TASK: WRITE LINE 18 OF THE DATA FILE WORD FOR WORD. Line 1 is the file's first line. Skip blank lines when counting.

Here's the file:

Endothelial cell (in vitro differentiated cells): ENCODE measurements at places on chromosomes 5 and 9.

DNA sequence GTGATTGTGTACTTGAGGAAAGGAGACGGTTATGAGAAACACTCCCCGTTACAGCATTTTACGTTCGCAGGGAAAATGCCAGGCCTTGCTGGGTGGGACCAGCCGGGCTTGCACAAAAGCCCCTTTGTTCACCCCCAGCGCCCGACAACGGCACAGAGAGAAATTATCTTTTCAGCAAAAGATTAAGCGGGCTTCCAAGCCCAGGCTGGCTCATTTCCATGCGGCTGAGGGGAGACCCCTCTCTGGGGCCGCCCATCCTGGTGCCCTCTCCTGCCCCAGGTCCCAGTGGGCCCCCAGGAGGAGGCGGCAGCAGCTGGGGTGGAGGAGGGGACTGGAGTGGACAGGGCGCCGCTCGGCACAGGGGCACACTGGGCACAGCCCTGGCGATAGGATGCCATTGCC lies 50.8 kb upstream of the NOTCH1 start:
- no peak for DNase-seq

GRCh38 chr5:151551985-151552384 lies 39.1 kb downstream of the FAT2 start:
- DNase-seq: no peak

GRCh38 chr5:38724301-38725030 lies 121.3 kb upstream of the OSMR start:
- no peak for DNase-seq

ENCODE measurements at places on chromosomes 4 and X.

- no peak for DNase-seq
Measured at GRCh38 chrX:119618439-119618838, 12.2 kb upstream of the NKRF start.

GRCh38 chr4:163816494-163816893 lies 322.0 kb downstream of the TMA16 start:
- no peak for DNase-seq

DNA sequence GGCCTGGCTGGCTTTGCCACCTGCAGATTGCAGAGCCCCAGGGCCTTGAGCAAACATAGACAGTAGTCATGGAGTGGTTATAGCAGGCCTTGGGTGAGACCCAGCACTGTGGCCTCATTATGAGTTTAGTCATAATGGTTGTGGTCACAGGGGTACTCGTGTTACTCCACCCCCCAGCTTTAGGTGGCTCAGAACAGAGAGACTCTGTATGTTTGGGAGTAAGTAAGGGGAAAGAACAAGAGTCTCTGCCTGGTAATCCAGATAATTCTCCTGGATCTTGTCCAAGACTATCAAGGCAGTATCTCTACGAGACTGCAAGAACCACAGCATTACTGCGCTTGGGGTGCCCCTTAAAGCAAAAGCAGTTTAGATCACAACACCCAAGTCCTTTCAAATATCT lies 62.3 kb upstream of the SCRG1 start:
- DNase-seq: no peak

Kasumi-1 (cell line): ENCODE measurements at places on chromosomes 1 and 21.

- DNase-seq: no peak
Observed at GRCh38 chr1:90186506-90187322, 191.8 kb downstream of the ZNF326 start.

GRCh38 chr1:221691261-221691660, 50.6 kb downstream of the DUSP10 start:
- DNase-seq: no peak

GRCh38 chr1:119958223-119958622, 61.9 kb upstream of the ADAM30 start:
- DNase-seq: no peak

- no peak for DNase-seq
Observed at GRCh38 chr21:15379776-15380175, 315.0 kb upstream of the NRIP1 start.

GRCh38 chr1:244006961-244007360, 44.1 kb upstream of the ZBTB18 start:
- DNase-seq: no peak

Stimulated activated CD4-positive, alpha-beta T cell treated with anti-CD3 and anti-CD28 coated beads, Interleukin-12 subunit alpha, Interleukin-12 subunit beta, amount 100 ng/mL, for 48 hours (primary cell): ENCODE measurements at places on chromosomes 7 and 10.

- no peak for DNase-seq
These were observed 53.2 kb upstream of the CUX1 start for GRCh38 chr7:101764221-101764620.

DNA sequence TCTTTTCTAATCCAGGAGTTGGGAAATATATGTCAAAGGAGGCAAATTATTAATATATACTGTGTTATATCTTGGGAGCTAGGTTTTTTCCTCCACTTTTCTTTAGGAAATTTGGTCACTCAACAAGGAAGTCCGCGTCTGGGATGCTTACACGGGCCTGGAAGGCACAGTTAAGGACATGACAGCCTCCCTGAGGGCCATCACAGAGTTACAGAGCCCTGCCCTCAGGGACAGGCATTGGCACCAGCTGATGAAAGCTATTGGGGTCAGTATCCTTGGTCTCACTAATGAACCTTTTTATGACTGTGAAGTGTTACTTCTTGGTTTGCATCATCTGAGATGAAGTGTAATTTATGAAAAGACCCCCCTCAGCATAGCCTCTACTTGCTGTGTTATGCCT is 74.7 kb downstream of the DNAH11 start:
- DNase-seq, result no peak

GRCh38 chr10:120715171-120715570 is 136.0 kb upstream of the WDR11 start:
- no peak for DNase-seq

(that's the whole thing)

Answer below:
GRCh38 chr1:221691261-221691660, 50.6 kb downstream of the DUSP10 start: